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3 comments on “Experiment in Terror (1962) Blake Edwards

  1. R. D Finch says:

    John, I really appreciated your retrospective on the career of Lee Remick. She’s an actress I never paid too much attention to while she was working, but after seeing her recently in “Anatomy of a Murder” and this film, I’ve become aware of what a good, subtle actress she was, as well as being extremely beautiful (that baby-doll face and those blue eyes!). Perhaps a lot of her parts didn’t really stand out in the context of the movie, but in those two they sure did.

    I really liked “Experiment” and thought you covered its strengths well. As the asthmatic psycho, Ross Martin was memorably creepy, and his mastery of disguise meant he might be lurking anywhere spying on Remick, which became quite unsettling after a while. My favorite disguise was as the little old lady who followed Remick into the bathroom at the bar and menaced her. It really showed her how he could be anywhere watching her. Also memorable to me was the good use of San Francisco locations. I lived there for a while in the early 70′s and thought Edwards and Lathrop captured less known parts of the city quite well.

  2. John Greco says:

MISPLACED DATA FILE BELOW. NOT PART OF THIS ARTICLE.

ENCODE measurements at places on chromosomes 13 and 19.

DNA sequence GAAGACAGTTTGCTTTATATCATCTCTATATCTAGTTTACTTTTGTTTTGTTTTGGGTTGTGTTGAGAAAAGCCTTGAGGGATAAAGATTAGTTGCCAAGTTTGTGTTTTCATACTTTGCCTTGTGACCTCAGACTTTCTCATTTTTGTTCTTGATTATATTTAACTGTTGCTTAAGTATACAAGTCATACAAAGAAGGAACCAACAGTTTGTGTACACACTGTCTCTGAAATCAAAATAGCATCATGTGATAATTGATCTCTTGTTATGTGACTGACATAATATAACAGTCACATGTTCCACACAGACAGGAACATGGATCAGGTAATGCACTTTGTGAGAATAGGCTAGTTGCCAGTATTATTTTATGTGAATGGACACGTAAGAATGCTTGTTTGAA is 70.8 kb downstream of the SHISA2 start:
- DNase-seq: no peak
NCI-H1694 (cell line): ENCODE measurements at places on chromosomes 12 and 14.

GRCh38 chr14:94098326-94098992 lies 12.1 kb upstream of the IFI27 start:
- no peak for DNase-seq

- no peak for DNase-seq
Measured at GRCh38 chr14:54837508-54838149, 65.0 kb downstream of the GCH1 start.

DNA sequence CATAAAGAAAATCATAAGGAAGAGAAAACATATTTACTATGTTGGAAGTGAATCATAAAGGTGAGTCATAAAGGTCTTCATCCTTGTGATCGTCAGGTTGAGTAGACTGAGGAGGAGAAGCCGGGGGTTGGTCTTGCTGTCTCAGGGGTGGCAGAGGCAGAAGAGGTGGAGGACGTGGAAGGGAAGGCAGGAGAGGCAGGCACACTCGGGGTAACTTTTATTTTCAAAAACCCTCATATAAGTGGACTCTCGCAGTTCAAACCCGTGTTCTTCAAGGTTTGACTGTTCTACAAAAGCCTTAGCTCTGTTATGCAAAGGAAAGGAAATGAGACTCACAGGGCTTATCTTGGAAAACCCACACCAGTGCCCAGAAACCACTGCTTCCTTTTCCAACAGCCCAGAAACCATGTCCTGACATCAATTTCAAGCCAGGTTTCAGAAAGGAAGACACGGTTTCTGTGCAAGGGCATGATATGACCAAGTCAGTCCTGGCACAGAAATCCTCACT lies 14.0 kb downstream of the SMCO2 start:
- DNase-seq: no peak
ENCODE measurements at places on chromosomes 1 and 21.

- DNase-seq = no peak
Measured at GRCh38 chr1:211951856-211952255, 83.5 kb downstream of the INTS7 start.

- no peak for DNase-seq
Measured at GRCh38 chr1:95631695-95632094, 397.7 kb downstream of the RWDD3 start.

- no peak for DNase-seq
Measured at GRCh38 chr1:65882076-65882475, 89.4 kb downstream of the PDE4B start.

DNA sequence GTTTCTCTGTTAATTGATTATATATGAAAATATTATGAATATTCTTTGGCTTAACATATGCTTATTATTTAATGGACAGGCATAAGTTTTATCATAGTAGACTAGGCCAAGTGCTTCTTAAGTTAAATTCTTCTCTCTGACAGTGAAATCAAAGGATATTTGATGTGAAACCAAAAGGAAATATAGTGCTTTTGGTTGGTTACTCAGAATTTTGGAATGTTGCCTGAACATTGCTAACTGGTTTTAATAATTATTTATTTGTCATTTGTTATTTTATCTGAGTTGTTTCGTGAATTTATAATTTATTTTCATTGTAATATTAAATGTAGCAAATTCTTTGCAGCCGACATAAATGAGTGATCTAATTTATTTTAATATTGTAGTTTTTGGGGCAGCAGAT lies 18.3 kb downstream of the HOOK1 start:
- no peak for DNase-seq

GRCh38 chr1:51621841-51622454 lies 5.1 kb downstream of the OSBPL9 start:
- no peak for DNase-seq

R.D.
    Two film I strongly recommmend if you have not seen them are “Wild River” with Remick and Montgomery Clift and “Days of Wine and Roses with Jack Lemmon. Remick and her two co-stars in the films are all at the top of their game. The detox scene with Lemmon is harrowing.

    I grew up in NYC and I was fortunate enough to see Remick on Broadway in “Wait Until Dark.” I was about 17 at the time and my parents had started, some years earlier, a tradition that we would go to a play once a year. It was a big deal. By 1966, I was feeling “too old” to be going out with my parents. However, this particular year I got to pick the play and I selected “Wait Until Dark” because I wanted to see Remick. My one regret about the play was, and I did not know this at the time, that the lead drug dealer, Harry Roat Jr. terrorizing Suzy (Remick) was originally played by Robert Duvall. We went to the play during the summer months and Duvall left the production in very early July so I missed seeing him by weeks.

    Appreciate your comments as always.